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Loss of SHROOM3 affects neuroepithelial cell shape through regulating cytoskeleton proteins in cynomolgus monkey organoids
2024, 45(2): 233-241. doi: 10.24272/j.issn.2095-8137.2023.190
, Available online , doi: 10.24272/j.issn.2095-8137.2023.190
Neural tube defects (NTDs) are severe congenital neurodevelopmental disorders arising from incomplete neural tube closure. Although folate supplementation has been shown to mitigate the incidence of NTDs, some cases, often attributable to genetic factors, remain unpreventable. The SHROOM3 gene has been implicated in NTD cases that are unresponsive to folate supplementation; at present, however, the underlying mechanism remains unclear. Neural tube morphogenesis is a complex process involving the folding of the planar epithelium of the neural plate. To determine the role of SHROOM3 in early developmental morphogenesis, we established a neuroepithelial organoid culture system derived from cynomolgus monkeys to closely mimic the in vivo neural plate phase. Loss of SHROOM3 resulted in shorter neuroepithelial cells and smaller nuclei. These morphological changes were attributed to the insufficient recruitment of cytoskeletal proteins, namely fibrous actin (F-actin), myosin II, and phospho-myosin light chain (PMLC), to the apical side of the neuroepithelial cells. Notably, these defects were not rescued by folate supplementation. RNA sequencing revealed that differentially expressed genes were enriched in biological processes associated with cellular and organ morphogenesis. In summary, we established an authentic in vitro system to study NTDs and identified a novel mechanism for NTDs that are unresponsive to folate supplementation.
PTEN-induced putative kinase 1 (PINK1), a mitochondrial kinase that phosphorylates Parkin and other proteins, plays a crucial role in mitophagy and protection against neurodegeneration. Mutations in PINK1 and Parkin can lead to loss of function and early onset Parkinson’s disease. However, there is a lack of strong in vivo evidence in rodent models to support the theory that loss of PINK1 affects mitophagy and induces neurodegeneration. Additionally, PINK1 knockout pigs (Sus scrofa) do not appear to exhibit neurodegeneration. In our recent work involving non-human primates, we found that PINK1 is selectively expressed in primate brains, while absent in rodent brains. To extend this to other species, we used multiple antibodies to examine the expression of PINK1 in pig tissues. In contrast to tissues from cynomolgus monkeys (Macaca fascicularis), our data did not convincingly demonstrate detectable PINK1 expression in pig tissues. Knockdown of PINK1 in cultured pig cells did not result in altered Parkin and BAD phosphorylation, as observed in cultured monkey cells. A comparison of monkey and pig striatum revealed more PINK1-phosphorylated substrates in the monkey brain. Consistently, PINK1 knockout in pigs did not lead to obvious changes in the phosphorylation of Parkin and BAD. These findings provide new evidence that PINK1 expression is specific to primates, underscoring the importance of non-human primates in investigating PINK1 function and pathology related to PINK1 deficiency.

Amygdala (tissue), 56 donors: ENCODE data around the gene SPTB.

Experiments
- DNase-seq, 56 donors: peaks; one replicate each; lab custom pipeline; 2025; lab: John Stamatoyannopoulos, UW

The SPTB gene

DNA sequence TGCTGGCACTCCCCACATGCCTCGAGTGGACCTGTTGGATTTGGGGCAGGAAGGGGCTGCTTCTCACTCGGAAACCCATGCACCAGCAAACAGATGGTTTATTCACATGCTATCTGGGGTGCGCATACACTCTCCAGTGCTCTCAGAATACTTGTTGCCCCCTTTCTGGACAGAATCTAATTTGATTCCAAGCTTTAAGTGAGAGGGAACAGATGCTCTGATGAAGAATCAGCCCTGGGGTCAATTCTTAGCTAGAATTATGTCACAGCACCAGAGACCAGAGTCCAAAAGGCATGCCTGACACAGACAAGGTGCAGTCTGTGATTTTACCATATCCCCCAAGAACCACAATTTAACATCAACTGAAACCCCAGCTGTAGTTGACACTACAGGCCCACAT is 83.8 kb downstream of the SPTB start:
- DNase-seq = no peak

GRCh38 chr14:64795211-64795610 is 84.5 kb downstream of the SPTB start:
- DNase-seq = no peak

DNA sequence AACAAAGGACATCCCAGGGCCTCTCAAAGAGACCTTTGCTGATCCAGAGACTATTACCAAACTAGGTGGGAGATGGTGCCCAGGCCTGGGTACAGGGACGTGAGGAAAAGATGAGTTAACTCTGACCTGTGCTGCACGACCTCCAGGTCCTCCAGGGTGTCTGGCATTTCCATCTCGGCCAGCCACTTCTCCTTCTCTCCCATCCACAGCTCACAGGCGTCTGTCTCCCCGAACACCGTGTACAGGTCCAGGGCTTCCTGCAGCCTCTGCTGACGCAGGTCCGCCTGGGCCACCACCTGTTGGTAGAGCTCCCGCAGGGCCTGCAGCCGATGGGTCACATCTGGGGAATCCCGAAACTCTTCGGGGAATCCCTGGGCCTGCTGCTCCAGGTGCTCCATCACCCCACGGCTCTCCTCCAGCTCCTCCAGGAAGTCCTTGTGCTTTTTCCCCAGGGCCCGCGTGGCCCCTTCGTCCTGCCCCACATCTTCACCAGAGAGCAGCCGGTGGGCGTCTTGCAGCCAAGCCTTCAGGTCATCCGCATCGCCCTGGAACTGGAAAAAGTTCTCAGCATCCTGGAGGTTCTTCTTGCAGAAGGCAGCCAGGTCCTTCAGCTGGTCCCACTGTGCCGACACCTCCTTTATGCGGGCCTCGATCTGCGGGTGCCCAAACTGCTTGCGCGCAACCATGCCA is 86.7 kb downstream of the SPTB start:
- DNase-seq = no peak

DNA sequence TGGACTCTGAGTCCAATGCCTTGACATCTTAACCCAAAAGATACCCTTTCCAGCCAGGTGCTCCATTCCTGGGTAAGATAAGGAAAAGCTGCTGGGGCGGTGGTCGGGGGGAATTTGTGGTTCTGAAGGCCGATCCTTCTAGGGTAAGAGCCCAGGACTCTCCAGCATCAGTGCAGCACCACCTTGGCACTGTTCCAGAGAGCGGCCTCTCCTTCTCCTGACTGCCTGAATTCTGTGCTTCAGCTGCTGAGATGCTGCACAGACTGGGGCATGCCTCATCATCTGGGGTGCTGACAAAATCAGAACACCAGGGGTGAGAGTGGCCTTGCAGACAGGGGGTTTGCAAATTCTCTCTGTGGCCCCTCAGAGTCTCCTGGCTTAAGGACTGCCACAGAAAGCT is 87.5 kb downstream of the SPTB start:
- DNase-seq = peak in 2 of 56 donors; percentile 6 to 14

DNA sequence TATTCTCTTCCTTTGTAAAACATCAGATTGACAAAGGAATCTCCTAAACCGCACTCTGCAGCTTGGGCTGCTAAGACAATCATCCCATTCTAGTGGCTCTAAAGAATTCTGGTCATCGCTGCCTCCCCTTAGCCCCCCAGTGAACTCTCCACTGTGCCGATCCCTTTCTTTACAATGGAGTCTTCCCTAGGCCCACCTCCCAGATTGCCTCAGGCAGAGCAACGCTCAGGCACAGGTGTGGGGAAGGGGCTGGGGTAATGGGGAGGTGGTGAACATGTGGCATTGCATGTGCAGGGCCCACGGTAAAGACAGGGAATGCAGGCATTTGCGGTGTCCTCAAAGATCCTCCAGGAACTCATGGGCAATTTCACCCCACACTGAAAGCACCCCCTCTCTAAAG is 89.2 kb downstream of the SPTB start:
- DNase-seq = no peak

Animal models are extensively used in all aspects of biomedical research, with substantial contributions to our understanding of diseases, the development of pharmaceuticals, and the exploration of gene functions. The field of genome modification in rabbits has progressed slowly. However, recent advancements, particularly in CRISPR/Cas9-related technologies, have catalyzed the successful development of various genome-edited rabbit models to mimic diverse diseases, including cardiovascular disorders, immunodeficiencies, aging-related ailments, neurological diseases, and ophthalmic pathologies. These models hold great promise in advancing biomedical research due to their closer physiological and biochemical resemblance to humans compared to mice. This review aims to summarize the novel gene-editing approaches currently available for rabbits and present the applications and prospects of such models in biomedicine, underscoring their impact and future potential in translational medicine.
Neurodegenerative diseases (NDs) are a group of debilitating neurological disorders that primarily affect elderly populations and include Alzheimer’s disease (AD), Parkinson’s disease (PD), Huntington’s disease (HD), and amyotrophic lateral sclerosis (ALS). Currently, there are no therapies available that can delay, stop, or reverse the pathological progression of NDs in clinical settings. As the population ages, NDs are imposing a huge burden on public health systems and affected families. Animal models are important tools for preclinical investigations to understand disease pathogenesis and test potential treatments. While numerous rodent models of NDs have been developed to enhance our understanding of disease mechanisms, the limited success of translating findings from animal models to clinical practice suggests that there is still a need to bridge this translation gap. Old World non-human primates (NHPs), such as rhesus, cynomolgus, and vervet monkeys, are phylogenetically, physiologically, biochemically, and behaviorally most relevant to humans. This is particularly evident in the similarity of the structure and function of their central nervous systems, rendering such species uniquely valuable for neuroscience research. Recently, the development of several genetically modified NHP models of NDs has successfully recapitulated key pathologies and revealed novel mechanisms. This review focuses on the efficacy of NHPs in modeling NDs and the novel pathological insights gained, as well as the challenges associated with the generation of such models and the complexities involved in their subsequent analysis.